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t = 0:%pi/50:10*%pi;

When I execute this code the plot is done but the line is not visible, only the box. Any ideas which property I have to change?


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The third argument should, in this case, be a matrix of the size (length arg1) x (length arg2).

You'd expect plot3d to behave like an extension of plot and plot2d but it isn't quite the case.

The 2d plot takes a vector of x and a vector of y and plots points at (x1,y1), (x2,y2) etc., joined with lines or not as per style settings. That fits the conceptual model we usually use for 2d plots - charting the relationship of one thing as a function of another, in most cases (y = f(x)). THere are other ways to use a 2d plot: scatter graphs are common but it's easy enough to produce one using the two-rows-of-data concept.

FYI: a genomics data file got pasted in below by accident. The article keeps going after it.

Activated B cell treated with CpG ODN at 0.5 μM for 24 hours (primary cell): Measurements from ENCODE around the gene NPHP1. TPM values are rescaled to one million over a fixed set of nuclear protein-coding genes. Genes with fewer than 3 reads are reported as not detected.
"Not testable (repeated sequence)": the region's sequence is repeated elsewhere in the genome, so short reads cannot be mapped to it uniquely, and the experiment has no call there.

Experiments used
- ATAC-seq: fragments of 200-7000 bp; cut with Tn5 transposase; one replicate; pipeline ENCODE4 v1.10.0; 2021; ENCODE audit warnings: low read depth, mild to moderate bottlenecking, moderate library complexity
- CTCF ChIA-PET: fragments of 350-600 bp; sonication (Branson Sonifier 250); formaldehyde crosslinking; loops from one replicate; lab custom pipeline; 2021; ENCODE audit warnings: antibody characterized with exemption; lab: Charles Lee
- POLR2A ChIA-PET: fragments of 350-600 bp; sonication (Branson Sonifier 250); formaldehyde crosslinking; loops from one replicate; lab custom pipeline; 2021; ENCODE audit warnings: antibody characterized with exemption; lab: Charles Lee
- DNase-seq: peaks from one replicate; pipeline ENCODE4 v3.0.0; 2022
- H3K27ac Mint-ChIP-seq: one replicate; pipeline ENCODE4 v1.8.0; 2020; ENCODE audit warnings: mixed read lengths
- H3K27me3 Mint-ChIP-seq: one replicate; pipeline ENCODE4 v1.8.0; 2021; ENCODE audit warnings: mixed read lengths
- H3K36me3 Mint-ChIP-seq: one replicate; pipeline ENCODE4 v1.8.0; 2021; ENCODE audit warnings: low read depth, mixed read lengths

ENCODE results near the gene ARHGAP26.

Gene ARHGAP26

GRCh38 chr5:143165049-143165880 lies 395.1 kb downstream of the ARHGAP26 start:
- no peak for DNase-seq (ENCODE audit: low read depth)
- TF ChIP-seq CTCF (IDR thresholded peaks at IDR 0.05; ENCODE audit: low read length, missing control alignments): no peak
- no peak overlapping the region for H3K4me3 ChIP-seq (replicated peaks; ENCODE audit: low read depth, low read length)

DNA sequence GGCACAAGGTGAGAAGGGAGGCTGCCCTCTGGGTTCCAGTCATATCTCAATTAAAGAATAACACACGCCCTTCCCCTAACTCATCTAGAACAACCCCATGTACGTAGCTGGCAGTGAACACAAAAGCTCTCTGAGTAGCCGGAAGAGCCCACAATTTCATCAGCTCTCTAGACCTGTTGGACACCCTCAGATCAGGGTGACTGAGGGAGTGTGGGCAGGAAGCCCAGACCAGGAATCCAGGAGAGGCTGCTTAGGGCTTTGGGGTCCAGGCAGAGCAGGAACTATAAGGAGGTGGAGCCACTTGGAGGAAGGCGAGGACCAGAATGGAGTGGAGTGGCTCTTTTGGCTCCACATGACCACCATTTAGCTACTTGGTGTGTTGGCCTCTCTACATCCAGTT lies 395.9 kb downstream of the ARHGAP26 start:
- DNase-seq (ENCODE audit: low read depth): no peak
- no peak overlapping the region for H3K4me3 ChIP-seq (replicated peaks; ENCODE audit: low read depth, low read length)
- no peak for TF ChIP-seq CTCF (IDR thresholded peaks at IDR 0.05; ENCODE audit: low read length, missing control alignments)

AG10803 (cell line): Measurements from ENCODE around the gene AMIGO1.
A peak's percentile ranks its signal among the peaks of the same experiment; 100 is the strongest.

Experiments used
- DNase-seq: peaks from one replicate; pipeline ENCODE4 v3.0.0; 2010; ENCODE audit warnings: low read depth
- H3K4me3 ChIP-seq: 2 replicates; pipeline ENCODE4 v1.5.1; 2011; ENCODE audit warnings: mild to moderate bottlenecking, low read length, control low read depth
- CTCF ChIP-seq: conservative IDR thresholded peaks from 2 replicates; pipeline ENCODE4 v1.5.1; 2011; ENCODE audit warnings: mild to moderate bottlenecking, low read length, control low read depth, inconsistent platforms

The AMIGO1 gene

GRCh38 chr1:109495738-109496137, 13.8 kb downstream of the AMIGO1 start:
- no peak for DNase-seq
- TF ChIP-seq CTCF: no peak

This doesn't extend smoothly to 3d though as there are many other ways you could use a 3d plot to represent data. If you gave it three vectors of coordinates and asked it to draw a line between them all what might we want to use that for? Is that the most useful way of using a 3d plot?

Most packages give you different visualisation types for the different kinds of data. Mathematica has a lot of 3d visualisation types and Python/Scipy/Mayavi2 has even more. Matlab has a number too but Scilab, while normally mirroring Matlab, in this case prefers to handle it all with the plot3d function.

I think of it like a contour plot: you give it a vector of x and a vector of y and it uses those to create a grid of (x,y) points. The third argument is then a matrix whose dimensions match those of the (x,y) grid holding the z-coordinates of each point. The first example in the docs does what I think you're after:


The first line creates a column vector of length 21

 ans  =

    21.    1.  

The second line computes a 21 x 21 matrix of products of the permutations of sin(t) with cos(t) - note the transpose in the cos(t') element.

 ans  =

    21.    21.  

Then when it plots them it draws (x1,y1,z11), (x1,y2,x12), (x2,y2,z22) and so on. It draws lines between adjacent points in a mesh, or no lines, or just the surface.

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